Little Women and Germans In The Media

Niina Pekantytär

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Discussion between Little Women researchers Niina Niskanen and Christina Scott.

Niina: One of the things I wanted to ask from you, we have this shared goal that we want a German actor to play professor Bhaer at some point. I have read quite a few stories from German readers and people who are German descendants who love Friedrich´s character because he represents such a wonderful German character and I am not German. I did study German in school and I have been doing this research about Louisa May Alcott´s obsession with Germany and it's on every single page in Little Women. How do you feel about that? why Hollywood doesn´t hire great German actors? 

Christina: I don´t know if it was at first because of accessibility. It sort of started in its making in the late 1910s early 1920s. Talkies were very new in the 30s. I don´t know if this is very true but this is what I can imagine is that maybe at first when they were doing them, they didn´t have lots of German actors.  They could barely get regular actors. They were pulling them from the stage and tried to show them how to perform in front of the camera. I almost want to say that they probably didn´t get German actors because during that time there was the rise of  Nazism and I feel like that stereotype has gone forward. For anyone who does not know I am of German descent. My grandmother on my dad´s side came over from Germany and she was in her early 20s or so when she came over, the story was that she, and this just I think proves that not every German was horrible, like every-time someone associates Germany they go "Nazis" and it´s like "No". They lived in East Berlin and comparatively, East Berlin was worse than West Berlin. People were trying to get into West Berlin and she and her family had to be smuggled into West Berlin because her father who would be my great-grandfather was the postmaster general and he was smuggling information between the Nazis and the Russians to the alleys and they´re like "okay we got to get you to the west to protect you".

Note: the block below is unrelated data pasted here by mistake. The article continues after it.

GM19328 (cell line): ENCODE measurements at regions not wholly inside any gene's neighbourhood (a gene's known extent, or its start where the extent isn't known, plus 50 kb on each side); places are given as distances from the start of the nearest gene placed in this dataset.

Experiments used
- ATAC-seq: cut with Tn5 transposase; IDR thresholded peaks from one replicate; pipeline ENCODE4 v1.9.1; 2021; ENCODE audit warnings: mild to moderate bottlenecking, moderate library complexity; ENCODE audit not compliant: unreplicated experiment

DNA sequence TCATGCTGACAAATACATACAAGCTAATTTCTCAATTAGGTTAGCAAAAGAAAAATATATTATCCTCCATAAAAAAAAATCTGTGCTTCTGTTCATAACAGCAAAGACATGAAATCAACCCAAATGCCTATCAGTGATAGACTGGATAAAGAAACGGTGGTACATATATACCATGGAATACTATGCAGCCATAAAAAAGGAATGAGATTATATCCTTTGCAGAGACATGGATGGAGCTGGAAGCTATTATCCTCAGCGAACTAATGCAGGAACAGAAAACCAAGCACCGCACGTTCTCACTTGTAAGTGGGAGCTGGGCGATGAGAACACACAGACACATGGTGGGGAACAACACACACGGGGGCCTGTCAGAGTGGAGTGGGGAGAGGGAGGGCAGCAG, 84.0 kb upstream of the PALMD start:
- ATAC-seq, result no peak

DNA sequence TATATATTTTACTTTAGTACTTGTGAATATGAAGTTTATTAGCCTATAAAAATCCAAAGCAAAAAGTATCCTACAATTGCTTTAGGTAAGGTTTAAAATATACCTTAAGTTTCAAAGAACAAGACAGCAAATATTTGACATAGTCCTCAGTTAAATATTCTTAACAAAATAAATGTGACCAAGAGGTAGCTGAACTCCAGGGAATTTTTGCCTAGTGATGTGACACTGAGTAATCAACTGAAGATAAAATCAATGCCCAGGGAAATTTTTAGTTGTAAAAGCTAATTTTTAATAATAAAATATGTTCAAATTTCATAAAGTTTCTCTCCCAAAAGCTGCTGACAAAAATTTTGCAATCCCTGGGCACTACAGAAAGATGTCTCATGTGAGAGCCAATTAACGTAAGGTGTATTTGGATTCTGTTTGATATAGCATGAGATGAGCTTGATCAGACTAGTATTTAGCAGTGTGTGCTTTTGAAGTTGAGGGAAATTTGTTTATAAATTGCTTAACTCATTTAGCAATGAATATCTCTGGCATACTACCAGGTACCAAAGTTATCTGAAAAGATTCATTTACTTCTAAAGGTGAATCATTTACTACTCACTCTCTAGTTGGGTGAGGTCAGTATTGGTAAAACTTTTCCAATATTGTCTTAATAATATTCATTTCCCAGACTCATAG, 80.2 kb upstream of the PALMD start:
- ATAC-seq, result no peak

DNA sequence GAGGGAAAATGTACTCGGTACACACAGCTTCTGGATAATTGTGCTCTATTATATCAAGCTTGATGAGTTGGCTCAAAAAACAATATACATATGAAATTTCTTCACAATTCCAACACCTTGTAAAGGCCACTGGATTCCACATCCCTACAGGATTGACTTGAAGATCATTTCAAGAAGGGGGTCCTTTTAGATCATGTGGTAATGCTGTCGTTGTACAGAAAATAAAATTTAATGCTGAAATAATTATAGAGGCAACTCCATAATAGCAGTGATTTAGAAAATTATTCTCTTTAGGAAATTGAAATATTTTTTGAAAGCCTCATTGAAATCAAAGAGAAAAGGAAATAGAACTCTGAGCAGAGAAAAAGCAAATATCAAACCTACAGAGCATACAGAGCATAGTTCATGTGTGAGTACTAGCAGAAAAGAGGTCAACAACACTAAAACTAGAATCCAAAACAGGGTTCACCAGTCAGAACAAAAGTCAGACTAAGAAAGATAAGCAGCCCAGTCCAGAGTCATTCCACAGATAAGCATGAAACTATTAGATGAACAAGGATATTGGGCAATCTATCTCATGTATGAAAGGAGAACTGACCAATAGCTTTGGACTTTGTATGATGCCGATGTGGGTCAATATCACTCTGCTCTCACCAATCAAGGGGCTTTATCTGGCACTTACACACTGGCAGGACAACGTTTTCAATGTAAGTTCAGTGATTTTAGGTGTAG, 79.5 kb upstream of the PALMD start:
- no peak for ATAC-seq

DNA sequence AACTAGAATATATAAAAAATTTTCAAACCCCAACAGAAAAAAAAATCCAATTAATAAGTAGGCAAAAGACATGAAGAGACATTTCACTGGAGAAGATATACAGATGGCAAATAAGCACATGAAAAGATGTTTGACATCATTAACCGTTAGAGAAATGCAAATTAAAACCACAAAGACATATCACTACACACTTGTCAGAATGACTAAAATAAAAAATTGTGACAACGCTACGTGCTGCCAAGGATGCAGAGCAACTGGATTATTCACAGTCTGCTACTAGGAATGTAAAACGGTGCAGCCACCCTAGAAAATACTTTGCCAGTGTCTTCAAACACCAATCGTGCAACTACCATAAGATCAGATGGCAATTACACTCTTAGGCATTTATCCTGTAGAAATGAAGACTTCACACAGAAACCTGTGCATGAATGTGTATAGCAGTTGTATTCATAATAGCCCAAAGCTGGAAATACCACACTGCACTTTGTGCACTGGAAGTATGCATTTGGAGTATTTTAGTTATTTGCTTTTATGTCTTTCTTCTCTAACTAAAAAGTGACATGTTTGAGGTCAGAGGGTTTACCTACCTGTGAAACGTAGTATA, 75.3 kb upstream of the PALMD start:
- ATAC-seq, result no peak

It´s very difficult because I am German from my dad´s side, I´m few other things and on my mom´s side, it´s Italian-Armenian. I feel like whenever someone asks you and if you say like "Oh I´m Italian" they´ll go "pasta, mafia!" or do funny stereotyping with an Italian accent but as soon as you say "I´m part German" they go like "were your family like Nazis?" It does immediately go to Nazis or someone bad and I feel that most of the time when you see Germans portrayed in the media it´s Nazis or the villain/ cold unapproachable person or I try to say it the nicest way possible, like weird fetish person that maybe borderline illegal, like that kind of a weirdo and it´s like why? why all the time?